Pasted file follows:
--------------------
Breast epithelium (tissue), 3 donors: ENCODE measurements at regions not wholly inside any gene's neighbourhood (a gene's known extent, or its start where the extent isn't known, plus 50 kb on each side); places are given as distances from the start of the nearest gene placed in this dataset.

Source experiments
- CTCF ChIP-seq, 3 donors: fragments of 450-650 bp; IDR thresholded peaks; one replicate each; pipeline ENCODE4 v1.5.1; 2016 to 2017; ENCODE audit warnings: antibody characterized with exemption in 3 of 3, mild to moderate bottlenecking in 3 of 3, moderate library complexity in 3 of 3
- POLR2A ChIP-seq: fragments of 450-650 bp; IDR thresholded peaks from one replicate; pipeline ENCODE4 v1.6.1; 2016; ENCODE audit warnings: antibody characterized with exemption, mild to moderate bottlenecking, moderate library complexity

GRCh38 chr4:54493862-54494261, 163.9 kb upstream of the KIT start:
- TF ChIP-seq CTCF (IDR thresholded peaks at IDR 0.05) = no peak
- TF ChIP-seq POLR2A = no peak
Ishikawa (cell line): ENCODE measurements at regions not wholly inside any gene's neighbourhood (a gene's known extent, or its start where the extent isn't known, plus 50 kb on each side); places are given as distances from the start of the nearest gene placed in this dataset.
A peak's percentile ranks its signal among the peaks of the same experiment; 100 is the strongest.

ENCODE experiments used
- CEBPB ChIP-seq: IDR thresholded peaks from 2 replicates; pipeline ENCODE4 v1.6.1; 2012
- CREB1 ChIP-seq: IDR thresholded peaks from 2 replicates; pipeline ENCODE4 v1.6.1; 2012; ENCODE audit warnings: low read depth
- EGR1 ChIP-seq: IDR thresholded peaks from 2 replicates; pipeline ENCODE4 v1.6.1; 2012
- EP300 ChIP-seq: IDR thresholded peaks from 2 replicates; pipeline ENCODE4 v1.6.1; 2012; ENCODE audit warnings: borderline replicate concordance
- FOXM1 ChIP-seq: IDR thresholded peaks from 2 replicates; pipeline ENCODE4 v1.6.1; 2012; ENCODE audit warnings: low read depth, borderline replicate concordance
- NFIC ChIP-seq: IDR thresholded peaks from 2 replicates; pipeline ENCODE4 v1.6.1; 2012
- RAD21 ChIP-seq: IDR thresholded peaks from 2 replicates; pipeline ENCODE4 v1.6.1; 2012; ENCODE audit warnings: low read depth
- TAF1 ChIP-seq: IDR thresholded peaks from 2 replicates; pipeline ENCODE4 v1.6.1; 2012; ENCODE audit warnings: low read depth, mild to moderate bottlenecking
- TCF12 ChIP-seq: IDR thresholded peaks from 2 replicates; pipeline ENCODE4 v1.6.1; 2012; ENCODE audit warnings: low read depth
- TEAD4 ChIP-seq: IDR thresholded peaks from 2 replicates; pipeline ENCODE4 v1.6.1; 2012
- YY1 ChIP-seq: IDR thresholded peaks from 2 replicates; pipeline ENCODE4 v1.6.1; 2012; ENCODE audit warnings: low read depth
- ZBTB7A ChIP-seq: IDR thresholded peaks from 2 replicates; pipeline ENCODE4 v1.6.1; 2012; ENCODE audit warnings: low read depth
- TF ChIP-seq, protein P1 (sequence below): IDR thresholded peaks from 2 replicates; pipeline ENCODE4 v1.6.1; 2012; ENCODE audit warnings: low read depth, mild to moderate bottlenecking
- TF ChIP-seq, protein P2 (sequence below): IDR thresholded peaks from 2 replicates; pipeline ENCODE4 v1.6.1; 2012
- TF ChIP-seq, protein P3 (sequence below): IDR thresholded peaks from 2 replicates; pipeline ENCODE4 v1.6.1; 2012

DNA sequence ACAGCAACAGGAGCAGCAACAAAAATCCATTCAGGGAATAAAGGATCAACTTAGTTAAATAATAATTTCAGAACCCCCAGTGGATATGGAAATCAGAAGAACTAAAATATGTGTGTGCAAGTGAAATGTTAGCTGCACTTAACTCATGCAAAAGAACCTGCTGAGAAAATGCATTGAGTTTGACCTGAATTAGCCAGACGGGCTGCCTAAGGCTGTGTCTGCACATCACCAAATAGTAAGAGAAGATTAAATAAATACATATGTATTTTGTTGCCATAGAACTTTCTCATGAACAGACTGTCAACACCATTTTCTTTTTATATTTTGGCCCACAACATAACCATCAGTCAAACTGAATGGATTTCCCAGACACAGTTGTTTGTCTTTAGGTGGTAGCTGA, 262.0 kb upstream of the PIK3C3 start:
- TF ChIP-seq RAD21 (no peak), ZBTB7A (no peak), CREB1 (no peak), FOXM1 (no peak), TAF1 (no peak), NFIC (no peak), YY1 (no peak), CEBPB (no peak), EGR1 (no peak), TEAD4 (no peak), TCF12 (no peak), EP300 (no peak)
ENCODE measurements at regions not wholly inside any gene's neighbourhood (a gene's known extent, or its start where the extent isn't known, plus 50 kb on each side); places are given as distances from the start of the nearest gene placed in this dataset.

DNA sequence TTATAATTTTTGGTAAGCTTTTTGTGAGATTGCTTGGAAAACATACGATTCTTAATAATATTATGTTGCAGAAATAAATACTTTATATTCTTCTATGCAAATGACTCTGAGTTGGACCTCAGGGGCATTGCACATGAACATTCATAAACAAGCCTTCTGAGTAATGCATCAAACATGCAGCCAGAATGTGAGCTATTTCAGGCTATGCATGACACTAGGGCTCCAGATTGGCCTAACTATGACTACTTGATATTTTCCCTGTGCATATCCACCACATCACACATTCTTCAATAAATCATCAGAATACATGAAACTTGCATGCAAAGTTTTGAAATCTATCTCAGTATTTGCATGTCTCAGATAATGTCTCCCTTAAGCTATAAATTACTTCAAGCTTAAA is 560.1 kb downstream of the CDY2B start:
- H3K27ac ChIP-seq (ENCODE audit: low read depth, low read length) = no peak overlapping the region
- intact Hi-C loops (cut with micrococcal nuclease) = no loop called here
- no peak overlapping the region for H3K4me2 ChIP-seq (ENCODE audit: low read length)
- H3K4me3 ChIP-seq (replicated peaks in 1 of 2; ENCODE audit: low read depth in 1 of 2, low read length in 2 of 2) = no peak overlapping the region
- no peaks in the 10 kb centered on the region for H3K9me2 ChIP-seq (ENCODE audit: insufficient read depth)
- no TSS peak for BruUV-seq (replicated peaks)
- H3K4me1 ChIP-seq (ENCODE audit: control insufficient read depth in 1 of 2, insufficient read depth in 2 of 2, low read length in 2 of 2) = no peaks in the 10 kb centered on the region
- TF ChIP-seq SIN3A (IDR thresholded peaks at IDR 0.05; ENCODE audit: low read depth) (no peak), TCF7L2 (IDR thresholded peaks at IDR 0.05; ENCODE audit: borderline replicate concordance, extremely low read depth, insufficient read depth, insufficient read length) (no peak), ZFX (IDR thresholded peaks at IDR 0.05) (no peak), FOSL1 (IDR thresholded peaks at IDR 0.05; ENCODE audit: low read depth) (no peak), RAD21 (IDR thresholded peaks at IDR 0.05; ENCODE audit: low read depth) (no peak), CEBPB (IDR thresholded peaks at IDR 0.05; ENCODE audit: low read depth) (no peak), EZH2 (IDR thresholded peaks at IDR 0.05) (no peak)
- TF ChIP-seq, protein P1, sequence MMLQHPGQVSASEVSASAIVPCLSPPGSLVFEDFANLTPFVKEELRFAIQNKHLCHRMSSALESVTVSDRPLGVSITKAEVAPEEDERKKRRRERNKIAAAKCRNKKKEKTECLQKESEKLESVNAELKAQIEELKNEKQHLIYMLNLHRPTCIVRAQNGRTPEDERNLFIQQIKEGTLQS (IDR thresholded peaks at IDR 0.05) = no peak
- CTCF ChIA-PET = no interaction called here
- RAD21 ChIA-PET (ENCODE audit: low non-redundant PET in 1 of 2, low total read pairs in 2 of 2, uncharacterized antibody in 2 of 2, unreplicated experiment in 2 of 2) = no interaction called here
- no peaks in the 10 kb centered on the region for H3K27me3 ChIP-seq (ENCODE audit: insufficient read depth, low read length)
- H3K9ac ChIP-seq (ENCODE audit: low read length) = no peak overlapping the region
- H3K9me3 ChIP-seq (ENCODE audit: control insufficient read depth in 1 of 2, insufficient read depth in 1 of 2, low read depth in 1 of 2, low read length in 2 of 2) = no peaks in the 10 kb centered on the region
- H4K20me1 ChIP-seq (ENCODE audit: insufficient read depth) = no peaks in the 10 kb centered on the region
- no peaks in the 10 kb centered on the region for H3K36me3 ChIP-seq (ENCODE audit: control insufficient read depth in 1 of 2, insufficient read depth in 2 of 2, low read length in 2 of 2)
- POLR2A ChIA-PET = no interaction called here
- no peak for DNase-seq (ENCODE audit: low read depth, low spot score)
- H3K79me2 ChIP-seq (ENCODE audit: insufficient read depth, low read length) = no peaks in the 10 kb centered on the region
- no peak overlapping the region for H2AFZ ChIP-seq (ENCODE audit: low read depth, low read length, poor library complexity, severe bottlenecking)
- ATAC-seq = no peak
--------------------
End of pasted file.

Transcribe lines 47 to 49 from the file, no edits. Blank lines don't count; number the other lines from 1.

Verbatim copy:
- no peak for DNase-seq (ENCODE audit: low read depth, low spot score)
- H3K79me2 ChIP-seq (ENCODE audit: insufficient read depth, low read length) = no peaks in the 10 kb centered on the region
- no peak overlapping the region for H2AFZ ChIP-seq (ENCODE audit: low read depth, low read length, poor library complexity, severe bottlenecking)